This week, we are reeling from the shock of another horrific mass murder. It is impossible to process. The articles in today’s issue will not mention the massacre, nor will they offer solace or specific means forward. In fact, three of the pieces may serve to confirm or exacerbate a lack of hope. But I chose these articles because they poignantly tell the truth about what we face. (If you’re not in the mood, skip to the last piece for a pick-me-up.) As always, thank you for being a loyal subscriber to The Highlighter, and I hope that these selections will help you through.
In our divided country, too often we don’t spend time learning about and listening to the people advocating for change. This profile of activist Jedidiah Brown tells the story of his unrelenting passion, his fight to prevent violence, and his campaign for better opportunities for African Americans in Chicago. At the same time, this article also explores the emotional toll Mr. Brown endures as a leader, which brings him to the brink of suicide. ⏳⏳
There are many reasons to read this moving essay by Nicole Chung. Simply, Ms. Chung knows how to write. She captures how no amount of American-ness suffices when a white person decides you’re Other. She extends this argument to include the loving and racist white family who adopted her. For Ms. Chung, the question is, What now? What to do with this burden? ⏳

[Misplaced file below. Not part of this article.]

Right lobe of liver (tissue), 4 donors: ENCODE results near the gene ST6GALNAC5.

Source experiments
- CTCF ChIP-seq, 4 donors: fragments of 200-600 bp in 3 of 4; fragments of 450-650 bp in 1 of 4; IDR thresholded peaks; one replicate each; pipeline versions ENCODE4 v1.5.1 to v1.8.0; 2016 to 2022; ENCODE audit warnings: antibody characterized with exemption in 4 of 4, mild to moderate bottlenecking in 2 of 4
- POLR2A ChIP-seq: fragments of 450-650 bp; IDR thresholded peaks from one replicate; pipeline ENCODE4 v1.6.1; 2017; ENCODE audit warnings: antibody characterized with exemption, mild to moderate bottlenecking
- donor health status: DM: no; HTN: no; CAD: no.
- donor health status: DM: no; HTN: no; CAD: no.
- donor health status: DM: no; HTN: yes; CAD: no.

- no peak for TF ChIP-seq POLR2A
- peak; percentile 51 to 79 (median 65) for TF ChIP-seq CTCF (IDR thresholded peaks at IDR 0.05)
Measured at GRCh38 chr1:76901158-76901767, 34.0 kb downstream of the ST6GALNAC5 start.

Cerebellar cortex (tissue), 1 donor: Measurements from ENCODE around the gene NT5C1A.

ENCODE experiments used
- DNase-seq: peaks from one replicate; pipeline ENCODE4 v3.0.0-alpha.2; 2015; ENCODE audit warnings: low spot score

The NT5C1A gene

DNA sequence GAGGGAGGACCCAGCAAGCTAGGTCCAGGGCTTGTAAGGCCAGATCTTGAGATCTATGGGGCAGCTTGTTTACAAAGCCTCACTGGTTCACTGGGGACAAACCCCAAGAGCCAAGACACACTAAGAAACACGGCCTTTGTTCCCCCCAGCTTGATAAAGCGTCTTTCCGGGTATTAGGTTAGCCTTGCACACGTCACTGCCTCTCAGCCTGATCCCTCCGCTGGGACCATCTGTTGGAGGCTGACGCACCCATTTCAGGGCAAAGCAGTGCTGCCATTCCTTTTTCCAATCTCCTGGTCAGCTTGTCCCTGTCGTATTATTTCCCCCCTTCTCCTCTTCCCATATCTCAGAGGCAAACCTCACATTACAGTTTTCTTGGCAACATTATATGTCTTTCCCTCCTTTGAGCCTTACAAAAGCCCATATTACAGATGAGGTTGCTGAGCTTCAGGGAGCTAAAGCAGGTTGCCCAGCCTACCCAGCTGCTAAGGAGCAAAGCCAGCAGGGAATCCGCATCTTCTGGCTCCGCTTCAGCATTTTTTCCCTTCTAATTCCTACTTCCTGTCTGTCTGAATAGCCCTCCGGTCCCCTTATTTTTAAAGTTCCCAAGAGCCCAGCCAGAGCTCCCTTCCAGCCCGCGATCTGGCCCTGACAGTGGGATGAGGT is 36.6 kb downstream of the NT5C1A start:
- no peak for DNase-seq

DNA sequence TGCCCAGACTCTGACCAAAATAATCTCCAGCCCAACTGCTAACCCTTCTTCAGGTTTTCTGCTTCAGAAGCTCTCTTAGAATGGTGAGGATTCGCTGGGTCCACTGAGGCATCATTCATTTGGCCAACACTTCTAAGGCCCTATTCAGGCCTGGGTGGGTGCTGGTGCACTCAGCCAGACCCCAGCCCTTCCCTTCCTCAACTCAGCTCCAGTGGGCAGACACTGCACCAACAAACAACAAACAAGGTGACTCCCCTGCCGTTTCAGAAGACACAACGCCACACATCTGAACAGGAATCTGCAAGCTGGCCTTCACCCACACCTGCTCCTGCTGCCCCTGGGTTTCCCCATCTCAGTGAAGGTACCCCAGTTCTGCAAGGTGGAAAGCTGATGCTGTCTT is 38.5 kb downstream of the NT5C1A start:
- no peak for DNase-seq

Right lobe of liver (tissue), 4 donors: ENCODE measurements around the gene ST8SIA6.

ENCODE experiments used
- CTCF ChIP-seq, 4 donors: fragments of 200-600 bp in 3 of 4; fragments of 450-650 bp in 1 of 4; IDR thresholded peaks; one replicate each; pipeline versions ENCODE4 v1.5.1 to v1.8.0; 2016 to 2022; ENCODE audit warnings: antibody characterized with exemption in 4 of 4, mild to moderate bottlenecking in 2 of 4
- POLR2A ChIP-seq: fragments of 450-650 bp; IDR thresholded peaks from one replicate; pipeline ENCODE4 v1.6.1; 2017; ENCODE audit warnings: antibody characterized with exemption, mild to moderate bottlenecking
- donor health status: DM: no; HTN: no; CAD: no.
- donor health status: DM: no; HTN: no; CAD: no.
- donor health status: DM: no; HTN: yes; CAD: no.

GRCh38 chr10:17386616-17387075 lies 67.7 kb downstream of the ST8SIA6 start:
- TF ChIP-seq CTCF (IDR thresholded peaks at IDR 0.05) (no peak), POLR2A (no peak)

This brilliant article (and podcast) by Caitlin Dickerson focuses on how fake news and conspiracy theories following a sexual assault on a girl last year stoked the fears of white residents in a small town in Idaho. Once Facebook groups and YouTube channels began spouting that Syrian refugees had committed the crime, no amount of fact or reason could prevent the vile response. Honestly, when I read an article like this, I don’t exactly know what to do. ⏳⏳
According to Aaron Edwards, group chats are havens for Black and brown people. They’re safe spaces for expression. He explains: “[Group chats are] an incubator for ideas, a compass for emotions, a jury balanced toward your best interests (“is he cute or does he just have dreadlocks?” as my friend likes to ask), and a gut check for ways to respond to (or endure) whiteness in contexts that range from casual annoyances to blatant racism.” Is he right? ⏳